According to the staff report, the tax currently generates $2.9 million in annual revenues, which represents around 8% of the City’s overall General Fund Revenues.
“As a general purpose tax, a measure to renew this revenue source can only be placed before the voters on a ballot where members of the legislative body are up for election. The upcoming June 2010 ballot presents the only opportunity for the amendment to continue the local sales tax, prior to its scheduled expiration in December 2010.”
The tax was originally proposed as a means to address historical structural budget shortfalls, as well as provide funding for a variety of expanded service demands.
In the argument in favor of Measure P on the ballot the signers that included Lois Wolk Assemblywoman), Helen Thomson (Supervisor) and then Mayor Susie Boyd argued:
“The City faces increasing costs. We will face higher expenditures if we are to provide the additional police protection and meet park and recreation and open space commitments we have made to our citizens.”
“Without Measure P revenue, given the uncertain state support to the General Fund, we would be faced with very deep service cuts in police, fire, and parks.”
What they did not say, is that the money would go largely to increased salaries, particularly for fire who in April 2006, were retroactively givens an annual increase in compensation of 8.46% per year, or 34% over the course of their four year contract.
While the city sold the public that this would pay for additional protection for police, it actually went for increase salaries, and fire got by far the largest increases in salaries. And while it billed it as a way to meet park and recreation commitments, in fact, we had to pass a parks parcel tax just two years later because we had used the entire sum to pay for employee compensation.
Vanguard analysis shows that the city’s expenditures increased nearly 33% over a five year period from 03-04 to 07-08. The sales tax accounted for about 30% of that increase, while the rest of that increase was fueled by the real estate boom.
Property tax revenues from 2003-04 to 2007-08 nearly doubled. Almost all of that increase went to employee compensation which also increased by huge margins.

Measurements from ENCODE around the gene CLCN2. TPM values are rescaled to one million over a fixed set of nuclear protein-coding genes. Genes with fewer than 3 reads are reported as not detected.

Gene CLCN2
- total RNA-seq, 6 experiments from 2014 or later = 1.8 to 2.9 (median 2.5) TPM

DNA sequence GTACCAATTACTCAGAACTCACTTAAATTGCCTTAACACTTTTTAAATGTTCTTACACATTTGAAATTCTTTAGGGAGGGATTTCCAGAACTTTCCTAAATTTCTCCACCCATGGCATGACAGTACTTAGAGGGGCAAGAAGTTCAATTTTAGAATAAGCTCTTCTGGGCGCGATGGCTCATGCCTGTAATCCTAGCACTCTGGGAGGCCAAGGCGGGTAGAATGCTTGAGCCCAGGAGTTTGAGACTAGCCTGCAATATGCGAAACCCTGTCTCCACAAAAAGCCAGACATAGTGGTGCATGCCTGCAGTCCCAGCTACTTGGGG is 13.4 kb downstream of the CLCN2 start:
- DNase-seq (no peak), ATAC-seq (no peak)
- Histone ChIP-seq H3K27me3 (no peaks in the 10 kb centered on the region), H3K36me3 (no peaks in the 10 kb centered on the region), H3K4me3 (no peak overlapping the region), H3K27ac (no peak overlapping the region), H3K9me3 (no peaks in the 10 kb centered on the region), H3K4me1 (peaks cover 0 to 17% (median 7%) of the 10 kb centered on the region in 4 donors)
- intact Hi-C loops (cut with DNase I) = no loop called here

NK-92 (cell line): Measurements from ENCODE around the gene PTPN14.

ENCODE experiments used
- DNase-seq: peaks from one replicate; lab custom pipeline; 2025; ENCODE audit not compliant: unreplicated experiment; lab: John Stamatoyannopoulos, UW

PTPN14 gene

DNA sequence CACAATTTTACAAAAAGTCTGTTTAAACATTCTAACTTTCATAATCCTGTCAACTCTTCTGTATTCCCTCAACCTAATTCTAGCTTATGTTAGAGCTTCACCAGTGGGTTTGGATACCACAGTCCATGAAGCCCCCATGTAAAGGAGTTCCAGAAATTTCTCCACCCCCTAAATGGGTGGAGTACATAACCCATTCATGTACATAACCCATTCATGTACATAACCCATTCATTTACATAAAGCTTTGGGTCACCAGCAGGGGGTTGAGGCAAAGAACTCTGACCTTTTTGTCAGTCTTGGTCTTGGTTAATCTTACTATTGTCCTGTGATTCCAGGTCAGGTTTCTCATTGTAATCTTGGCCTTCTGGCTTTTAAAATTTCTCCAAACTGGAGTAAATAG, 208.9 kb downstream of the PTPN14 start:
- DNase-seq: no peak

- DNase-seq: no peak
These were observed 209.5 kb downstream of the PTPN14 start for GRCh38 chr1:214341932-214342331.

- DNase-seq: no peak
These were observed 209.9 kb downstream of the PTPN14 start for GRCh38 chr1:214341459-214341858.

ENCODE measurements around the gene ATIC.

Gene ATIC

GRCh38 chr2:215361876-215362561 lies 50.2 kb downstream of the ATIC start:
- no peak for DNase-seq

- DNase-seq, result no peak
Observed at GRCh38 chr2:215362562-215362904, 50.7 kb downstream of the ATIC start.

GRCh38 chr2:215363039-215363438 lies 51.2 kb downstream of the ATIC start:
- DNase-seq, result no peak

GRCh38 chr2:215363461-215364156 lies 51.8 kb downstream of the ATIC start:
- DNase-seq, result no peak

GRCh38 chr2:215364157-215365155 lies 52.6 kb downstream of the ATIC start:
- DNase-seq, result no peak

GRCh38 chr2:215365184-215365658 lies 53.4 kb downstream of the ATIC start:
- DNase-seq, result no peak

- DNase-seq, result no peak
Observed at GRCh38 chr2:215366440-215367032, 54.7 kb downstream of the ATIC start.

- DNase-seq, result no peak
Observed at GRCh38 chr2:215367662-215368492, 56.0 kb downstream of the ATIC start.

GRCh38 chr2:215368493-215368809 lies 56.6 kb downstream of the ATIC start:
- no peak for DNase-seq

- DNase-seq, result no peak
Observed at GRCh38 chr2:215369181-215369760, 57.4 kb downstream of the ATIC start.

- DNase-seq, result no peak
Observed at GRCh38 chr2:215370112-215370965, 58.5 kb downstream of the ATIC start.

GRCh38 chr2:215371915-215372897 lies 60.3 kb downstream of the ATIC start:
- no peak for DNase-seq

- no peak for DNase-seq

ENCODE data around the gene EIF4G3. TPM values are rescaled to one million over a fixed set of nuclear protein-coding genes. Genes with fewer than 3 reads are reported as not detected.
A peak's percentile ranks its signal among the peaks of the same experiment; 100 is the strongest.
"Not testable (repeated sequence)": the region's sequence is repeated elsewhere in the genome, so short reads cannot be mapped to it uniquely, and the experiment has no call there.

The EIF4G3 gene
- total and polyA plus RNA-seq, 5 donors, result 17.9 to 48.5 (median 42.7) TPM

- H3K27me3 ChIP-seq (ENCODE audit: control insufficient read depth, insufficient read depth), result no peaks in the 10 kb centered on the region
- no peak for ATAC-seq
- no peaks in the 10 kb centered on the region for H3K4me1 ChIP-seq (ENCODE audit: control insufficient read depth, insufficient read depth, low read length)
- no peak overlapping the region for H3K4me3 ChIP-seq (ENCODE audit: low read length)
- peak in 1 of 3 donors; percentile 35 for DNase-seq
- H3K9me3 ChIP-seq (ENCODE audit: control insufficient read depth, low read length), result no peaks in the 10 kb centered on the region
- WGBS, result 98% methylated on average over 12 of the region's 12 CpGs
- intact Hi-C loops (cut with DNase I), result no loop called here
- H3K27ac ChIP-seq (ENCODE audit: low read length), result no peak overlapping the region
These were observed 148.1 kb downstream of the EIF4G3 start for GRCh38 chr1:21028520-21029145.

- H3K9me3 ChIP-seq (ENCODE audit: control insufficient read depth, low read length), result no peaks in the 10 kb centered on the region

The key problem that we face now is that with the real estate market tanking, with the fact that the increase in property taxes during this period were unsustainable, in the previous go-round, the council acted inappropriately by increasing employee compensation by as much as they did.
Not only did they increase salaries and benefits which were short-term problems, but they created unfunded liabilities that will sap future budgets that likely will not grow as robustly.
Current Sales Tax Measure
The question that the Davis City Council has to make but also the public has to consider is the current sales tax measure. Measure P in 2004, was used almost exclusively on increased salaries and almost none of it went to greater police protection or parks as advertised. With the salary increases, even with the property tax revenue boom, the city did not vastly increase services during this time, instead it merely paid more for existing services.
It is interesting to note that during good times, the council expanded compensation far more rapidly than it expanded service. However, now that times are lean, as we have seen with the MOU, council is acting quickly to cut services rather than cutback on the salary increasing enjoyed during the roaring 00’s for public employees. To add to the problems, the council is also failing to deal with the longer term structural issues that have now been pushed off to the next council.
The voters are left in a conundrum. They can vote to preserve the tax and reinforce the wastefulness of previous councils and reward the stubbornness of the current council in dealing with the tough issues. Or they can vote to repeal the measure and face another $3 million in service cuts.
It is a tough decision to make. Only Councilmember Lamar Heystek has expressed any desire to oppose the measure. At the December meeting, Councilmember Heystek issued a long statement in opposition to the renewal of the sales tax measure:
Said Mr. Heystek:
“At this moment in time, I’m not currently in favor of the extension of the existing sales tax override if our financial system isn’t fundamentally overhauled. “
He concluded by saying:
“I don’t feel that after this round of negotiations we’ll be at a place where we want to be and making our target. For that reason I don’t feel we can do this at this time.”For me it is difficult to reward fiscal waste and dishonesty. The previous tax bill was clearly billed as a way to expand services and avoid service cuts, instead it helped fuel the largest employee compensation increases we have ever seen. And it was based on a bubble that was inevitably going to burst and no one back then had the foresight to see that.”
In fact, Mr. Heystek was spot on, the current round of bargaining negotiations did little to solve either the long or short-term problems. They will have to do an additional round of service cuts.
Will the market ever return to where it was? Doubtful that we will ever seen an increase in property tax revenue over a five year period like that. Without that type of revenue increase, it is hard to sustain these levels of salaries.
There is a very simple concept that seems missing. During good times we are very quick to increase salaries and benefits. But when bad times hit, we do not contract them very easily, instead we cut services. So we pay more in the long rum for far less.
Those who suggest that failure to pass this measure will result in service cuts are correct, but in the end, it is just too distasteful to reward past short-sightedness and incompetence.
—David M. Greenwald reporting